The fight for Reliance Insurance Company’s (RIC) assets between the Pennsylvania Department of Insurance (PDI), which took over the failed insurer last June, and the creditors and investors of its parent company, Reliance Group Holdings (RGH), which has filed for bankruptcy protection, continues unabated. (See IJ, June 25, 2001.)
PDI spokeswoman Rosanne Placey confirmed that “we are proceeding with the aggressive marshalling of all Reliance assets.” As yet there are no final figures for the outstanding claims, nor the amount of assets available to pay them. Placey’s previous estimate that the investigation would take “at least six months” remains unchanged.
Placey did indicate, however, that recent reports that RIC owes $8.7 billion were misleading. “Numbers like that include the payment demands in every lawsuit in which anyone insured by Reliance is named, whether or not there’s been a judgment, or even a trial, as well as all the claims by policyholders.” When all the litigation has been settled, the actual amount owed on Reliance’s policies may be substantial, but nowhere near some of the amounts quoted.
The PDI is in fact still optimistic about its chances of rehabilitating the insurer, and gathering sufficient assets to meet its liabilities without dipping into state guarantee funds. Concurrently with obtaining the rehabilitation order, it filed suit to recover $95 million it claims was wrongfully transferred from RIC to RGH.
Subsequently it asked the bankruptcy court in New York to disallow RGH’s bankruptcy petition on the grounds that it was filed in “bad faith,” both as a means of transferring funds to corporate creditors and large investors at the expense of policyholders, and to shield officers and directors from potential damage actions for breaches of fiduciary duties in regard to RIC.
In other moves, aimed at maximizing the amounts available to pay claims, the PDI reduced the severance payments to laid-off RIC workers, and has put its headquarters building up for sale.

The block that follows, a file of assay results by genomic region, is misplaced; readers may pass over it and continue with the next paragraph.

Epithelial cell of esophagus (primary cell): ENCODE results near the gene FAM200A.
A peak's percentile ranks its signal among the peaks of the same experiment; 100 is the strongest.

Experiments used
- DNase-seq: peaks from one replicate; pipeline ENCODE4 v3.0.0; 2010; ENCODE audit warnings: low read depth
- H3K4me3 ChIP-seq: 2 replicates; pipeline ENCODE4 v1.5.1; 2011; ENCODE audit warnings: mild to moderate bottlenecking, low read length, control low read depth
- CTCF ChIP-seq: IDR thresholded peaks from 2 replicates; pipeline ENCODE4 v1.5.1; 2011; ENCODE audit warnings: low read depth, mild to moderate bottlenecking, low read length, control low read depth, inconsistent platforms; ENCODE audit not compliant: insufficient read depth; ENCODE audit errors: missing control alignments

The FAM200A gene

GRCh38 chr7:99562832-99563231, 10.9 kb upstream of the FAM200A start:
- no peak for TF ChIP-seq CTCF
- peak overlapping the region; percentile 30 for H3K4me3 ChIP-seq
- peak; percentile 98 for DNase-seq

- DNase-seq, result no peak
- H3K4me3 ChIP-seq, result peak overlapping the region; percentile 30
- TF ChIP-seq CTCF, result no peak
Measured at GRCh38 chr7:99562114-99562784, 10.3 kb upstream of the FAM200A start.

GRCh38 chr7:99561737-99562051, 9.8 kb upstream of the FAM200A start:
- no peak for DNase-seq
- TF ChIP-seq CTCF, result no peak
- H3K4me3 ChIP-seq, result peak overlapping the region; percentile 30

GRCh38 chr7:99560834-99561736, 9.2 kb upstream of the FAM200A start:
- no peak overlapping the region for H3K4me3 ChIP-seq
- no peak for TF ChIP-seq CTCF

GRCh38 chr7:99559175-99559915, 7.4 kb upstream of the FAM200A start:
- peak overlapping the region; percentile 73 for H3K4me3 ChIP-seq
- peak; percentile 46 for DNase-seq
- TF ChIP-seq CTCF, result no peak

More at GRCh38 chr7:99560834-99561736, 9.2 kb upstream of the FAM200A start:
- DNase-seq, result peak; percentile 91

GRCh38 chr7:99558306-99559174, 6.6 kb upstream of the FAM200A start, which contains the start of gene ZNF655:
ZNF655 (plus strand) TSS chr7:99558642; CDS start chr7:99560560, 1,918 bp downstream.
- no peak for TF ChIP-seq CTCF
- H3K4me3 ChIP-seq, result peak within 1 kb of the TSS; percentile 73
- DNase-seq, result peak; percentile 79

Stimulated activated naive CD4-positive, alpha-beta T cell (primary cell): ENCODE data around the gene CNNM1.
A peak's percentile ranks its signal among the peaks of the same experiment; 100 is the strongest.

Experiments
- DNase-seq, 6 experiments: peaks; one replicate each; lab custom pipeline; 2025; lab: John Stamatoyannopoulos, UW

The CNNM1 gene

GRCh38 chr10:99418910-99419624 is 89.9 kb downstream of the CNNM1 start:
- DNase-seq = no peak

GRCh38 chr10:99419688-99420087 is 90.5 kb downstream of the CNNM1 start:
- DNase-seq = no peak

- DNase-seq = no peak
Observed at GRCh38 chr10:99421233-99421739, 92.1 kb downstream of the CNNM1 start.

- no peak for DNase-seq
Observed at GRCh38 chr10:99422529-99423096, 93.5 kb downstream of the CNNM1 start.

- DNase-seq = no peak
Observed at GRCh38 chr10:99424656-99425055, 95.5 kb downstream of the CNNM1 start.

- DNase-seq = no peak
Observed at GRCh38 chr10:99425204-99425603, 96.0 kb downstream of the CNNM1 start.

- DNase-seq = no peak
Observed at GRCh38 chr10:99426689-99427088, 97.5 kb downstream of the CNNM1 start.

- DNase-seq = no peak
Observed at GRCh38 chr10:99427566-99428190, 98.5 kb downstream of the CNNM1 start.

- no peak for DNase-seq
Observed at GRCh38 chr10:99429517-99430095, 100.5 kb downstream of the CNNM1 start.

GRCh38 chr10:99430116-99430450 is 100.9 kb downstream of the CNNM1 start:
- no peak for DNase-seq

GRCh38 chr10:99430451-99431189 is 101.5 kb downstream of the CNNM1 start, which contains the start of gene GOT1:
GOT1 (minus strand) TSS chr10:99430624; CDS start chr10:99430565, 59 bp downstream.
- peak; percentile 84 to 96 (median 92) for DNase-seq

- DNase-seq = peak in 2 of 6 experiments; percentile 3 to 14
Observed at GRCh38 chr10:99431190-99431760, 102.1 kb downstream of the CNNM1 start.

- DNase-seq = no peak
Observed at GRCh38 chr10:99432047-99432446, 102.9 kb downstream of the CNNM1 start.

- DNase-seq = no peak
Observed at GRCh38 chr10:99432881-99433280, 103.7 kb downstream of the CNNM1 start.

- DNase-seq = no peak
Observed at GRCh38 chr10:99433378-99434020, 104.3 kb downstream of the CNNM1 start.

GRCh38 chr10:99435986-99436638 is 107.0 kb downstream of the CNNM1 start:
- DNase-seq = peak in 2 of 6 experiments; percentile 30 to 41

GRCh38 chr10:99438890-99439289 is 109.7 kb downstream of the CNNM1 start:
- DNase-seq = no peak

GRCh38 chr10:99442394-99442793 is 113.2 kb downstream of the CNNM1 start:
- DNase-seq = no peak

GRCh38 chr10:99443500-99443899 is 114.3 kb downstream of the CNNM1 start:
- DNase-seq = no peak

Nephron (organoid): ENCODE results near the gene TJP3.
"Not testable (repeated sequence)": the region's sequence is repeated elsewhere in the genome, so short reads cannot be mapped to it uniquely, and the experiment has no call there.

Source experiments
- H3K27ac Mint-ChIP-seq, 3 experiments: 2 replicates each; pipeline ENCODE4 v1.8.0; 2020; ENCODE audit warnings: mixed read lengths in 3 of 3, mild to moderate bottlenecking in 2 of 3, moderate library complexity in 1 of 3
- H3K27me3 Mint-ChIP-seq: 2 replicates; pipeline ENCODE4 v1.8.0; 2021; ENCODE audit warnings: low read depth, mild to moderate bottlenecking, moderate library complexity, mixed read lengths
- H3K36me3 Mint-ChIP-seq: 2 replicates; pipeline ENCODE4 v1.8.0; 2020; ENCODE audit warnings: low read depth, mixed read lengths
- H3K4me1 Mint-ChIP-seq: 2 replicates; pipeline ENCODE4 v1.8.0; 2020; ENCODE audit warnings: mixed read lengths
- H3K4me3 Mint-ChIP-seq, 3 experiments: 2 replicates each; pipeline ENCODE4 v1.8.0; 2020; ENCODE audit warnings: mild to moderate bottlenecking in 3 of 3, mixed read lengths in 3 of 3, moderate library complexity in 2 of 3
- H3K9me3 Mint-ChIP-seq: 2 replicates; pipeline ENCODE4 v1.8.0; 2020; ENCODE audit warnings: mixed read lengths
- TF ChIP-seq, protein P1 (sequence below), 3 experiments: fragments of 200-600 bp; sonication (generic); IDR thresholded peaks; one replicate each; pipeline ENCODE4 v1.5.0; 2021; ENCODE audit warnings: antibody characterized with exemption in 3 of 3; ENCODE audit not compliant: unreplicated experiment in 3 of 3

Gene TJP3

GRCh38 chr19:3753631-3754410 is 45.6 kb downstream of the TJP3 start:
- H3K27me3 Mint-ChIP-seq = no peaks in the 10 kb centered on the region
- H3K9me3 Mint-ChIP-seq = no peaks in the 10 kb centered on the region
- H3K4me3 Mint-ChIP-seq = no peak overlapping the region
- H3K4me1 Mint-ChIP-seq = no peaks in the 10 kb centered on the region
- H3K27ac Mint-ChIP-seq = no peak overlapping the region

Two recent court rulings have also brightened the picture. While most of the 15,000 lawsuits involving RIC will be allowed to proceed after the expiration of a two-month stay, for the most part they involve workers’ compensation, automobile injuries, construction coverage and other types of personal injury claims. They do not impend huge adverse judgments.
A number of higher profile cases, however, have been stayed for an additional six months by Pennsylvania Judge James Gardner Colins.
The cases include securities fraud complaints against RIC clients, Bank One, Bank of America, Cendant Corp. and others, and could result in verdicts exceeding $5 million. While Judge Colins’ order is only binding on Pennsylvania Courts, he specifically requested that other jurisdictions, including the Federal Courts, defer to his ruling on principles of comity, and in deference to the fact that his court is charged with supervising RIC’s rehabilitation.
He also granted the PDI authority to seek the repatriation of an estimated $334 million in deposit funds held by other states’ insurance departments. The California Department of Insurance holds the biggest amount, in excess of $110 million, and state officials haven’t yet indicated whether they will comply with any such request, or seek to oppose it through the courts.
The PDI is also contemplating legal action against RCI’s and RGH’s officers and directors, including its flamboyant ex-CEO Saul Steinberg. Placey confirmed that “Pennsylvania’s chief counsel is meeting with private attorneys for the Department, and they’re looking at all potential third party claims this week [Aug. 20-24].” She indicated that a decision would probably be made by the end of the month.
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